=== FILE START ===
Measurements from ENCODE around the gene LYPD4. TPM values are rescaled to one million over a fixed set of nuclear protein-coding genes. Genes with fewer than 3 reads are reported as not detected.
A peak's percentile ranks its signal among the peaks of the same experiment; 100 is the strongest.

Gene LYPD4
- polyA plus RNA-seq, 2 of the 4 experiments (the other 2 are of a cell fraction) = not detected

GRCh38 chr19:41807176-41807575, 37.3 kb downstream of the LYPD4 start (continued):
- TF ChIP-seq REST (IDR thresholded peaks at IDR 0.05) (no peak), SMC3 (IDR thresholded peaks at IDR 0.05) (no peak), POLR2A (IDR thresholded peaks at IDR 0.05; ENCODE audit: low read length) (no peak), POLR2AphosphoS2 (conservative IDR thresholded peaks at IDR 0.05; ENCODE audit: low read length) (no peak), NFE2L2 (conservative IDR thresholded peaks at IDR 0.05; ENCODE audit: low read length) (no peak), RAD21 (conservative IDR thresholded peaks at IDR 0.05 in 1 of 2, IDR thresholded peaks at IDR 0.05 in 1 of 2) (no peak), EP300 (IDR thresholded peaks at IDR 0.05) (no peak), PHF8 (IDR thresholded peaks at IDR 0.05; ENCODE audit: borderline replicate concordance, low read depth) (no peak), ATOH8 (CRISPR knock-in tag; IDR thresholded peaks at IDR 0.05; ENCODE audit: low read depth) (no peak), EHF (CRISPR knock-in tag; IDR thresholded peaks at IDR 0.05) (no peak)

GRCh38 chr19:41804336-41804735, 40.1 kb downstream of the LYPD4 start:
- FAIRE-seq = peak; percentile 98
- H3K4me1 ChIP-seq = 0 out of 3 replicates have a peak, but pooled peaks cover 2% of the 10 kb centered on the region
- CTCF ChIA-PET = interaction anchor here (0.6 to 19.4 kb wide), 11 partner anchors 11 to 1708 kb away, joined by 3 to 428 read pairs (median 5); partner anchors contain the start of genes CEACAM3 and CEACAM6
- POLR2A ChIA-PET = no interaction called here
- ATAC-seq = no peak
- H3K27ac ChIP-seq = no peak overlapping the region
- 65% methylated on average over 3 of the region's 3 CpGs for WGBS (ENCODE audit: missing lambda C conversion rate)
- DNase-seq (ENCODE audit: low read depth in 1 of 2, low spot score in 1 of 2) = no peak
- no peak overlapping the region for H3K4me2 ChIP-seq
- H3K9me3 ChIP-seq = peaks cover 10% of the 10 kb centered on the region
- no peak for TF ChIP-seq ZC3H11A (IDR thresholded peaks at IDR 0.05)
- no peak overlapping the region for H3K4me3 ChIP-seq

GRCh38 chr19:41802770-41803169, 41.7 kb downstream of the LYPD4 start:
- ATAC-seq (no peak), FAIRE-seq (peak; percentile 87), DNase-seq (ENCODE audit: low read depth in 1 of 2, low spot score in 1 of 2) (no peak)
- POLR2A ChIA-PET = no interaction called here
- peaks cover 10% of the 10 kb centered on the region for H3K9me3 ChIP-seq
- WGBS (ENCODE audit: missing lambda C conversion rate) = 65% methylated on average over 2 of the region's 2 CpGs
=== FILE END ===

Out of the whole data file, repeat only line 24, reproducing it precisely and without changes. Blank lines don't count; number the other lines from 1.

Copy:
- WGBS (ENCODE audit: missing lambda C conversion rate) = 65% methylated on average over 2 of the region's 2 CpGs